“Two-ninety-seven,” was what looked back at him when he looked at the scale four summers ago.
Then 14, LeBaron was “shocked into reality,” he said, “that you’ve got to do something, or you’re not going to be here much longer.”
Doing something, for LeBaron, now a high-school senior in Georgia, led to him losing 150 pounds and keeping the weight off since, as he details in the book Cutting Myself in Half, which he will be promoting at the Book ‘Em Event in Waynesboro on Saturday.
“There is no magic pill. It’s hard work, perseverance and dedication,” said LeBaron, for whom his book has been a vehicle to speak to teen groups on health and lifestyle issues.
An important moment in his new life was the Christmas gift of a membership to his local YMCA. He remembers vividly his first workout – nine minutes and forty seconds on a stationary bike.
“After that nine minutes and forty seconds, my heart rate was over 200, and the machine kicked me off,” said LeBaron, who rather than throwing in the towel at the early struggles was able to stick with it.
“My approach to this is it’s a lifestyle change. I don’t like the word diet. Diet implies to me something temporary. This isn’t a temporary solution. You are changing your lifestyle forever for the better,” said LeBaron, who foregoes fast food and has somehow figured out to avoid the great teen temptation that is pizza since the day he saw the numbers two, nine and seven staring back at him four years ago.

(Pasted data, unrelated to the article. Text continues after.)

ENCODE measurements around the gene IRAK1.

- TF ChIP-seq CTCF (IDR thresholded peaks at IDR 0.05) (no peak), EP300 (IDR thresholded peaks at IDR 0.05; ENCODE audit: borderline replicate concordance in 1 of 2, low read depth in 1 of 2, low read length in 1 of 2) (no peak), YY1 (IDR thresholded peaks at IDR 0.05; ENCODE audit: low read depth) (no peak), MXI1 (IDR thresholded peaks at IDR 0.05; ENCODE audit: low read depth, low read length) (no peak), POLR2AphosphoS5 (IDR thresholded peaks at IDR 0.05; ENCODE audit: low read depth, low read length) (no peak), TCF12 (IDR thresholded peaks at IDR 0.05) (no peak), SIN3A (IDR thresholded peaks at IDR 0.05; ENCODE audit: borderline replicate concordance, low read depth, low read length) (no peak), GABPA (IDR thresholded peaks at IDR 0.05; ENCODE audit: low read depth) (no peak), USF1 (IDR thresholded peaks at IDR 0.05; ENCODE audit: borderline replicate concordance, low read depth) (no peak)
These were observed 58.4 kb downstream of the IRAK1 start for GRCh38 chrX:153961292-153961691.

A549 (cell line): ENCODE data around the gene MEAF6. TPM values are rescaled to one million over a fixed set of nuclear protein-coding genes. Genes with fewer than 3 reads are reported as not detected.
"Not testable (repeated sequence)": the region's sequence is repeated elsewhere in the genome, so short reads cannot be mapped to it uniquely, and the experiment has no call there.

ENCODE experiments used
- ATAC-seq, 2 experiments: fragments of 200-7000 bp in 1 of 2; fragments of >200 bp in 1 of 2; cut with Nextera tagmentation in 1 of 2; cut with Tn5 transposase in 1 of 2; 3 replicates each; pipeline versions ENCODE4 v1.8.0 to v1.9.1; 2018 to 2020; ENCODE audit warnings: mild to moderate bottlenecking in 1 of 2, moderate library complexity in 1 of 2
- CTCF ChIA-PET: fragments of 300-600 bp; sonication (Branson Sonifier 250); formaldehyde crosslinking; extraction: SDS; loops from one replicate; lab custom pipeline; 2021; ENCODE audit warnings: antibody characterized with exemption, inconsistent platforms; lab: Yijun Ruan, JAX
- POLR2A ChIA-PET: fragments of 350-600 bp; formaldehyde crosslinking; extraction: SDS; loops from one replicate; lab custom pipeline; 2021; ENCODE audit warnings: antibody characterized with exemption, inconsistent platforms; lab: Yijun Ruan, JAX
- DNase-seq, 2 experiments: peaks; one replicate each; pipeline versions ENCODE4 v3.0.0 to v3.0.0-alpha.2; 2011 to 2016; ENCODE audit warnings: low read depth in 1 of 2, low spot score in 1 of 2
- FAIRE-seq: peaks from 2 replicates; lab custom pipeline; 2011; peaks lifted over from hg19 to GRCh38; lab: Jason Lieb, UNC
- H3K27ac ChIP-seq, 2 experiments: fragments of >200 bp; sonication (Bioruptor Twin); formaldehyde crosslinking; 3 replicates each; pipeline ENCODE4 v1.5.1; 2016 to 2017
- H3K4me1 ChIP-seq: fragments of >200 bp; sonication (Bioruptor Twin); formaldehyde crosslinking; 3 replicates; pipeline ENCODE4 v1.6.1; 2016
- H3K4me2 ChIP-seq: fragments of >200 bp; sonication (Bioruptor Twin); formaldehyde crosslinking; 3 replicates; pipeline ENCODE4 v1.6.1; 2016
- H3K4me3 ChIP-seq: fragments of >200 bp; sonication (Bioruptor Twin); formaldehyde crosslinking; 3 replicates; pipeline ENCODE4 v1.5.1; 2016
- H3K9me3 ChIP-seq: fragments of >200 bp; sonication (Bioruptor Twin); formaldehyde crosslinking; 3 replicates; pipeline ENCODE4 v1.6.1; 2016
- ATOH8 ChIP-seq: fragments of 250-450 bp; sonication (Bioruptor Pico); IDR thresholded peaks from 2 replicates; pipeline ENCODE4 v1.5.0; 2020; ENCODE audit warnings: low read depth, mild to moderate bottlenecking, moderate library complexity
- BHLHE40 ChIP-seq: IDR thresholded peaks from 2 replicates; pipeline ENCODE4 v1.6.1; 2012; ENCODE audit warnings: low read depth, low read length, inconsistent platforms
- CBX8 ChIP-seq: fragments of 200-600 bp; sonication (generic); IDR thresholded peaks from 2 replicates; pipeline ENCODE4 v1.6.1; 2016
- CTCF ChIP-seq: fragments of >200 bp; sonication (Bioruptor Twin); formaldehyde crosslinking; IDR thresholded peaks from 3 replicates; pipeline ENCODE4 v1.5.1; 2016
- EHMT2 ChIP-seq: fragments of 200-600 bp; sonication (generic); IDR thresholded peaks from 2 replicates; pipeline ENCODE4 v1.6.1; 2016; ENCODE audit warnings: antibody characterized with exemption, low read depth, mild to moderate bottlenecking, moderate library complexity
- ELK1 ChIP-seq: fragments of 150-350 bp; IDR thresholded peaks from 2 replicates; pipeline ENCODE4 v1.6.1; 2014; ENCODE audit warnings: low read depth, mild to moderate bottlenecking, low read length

“Sometimes I wonder if I’ll ever want to have a slice again. And then I think about what I’ve been able to accomplish by being able to lose all this weight, and to me it’s not worth it,” LeBaron said. “Some people will say, Well, everything is OK in moderation. To me, it’s the principle. I use the analogy, Would you offer an alcoholic just one drink? Because I was a foodaholic, and I still am, so it’s better just not to go on that track.”
Story by Chris Graham. Chris can be reached at firstname.lastname@example.org.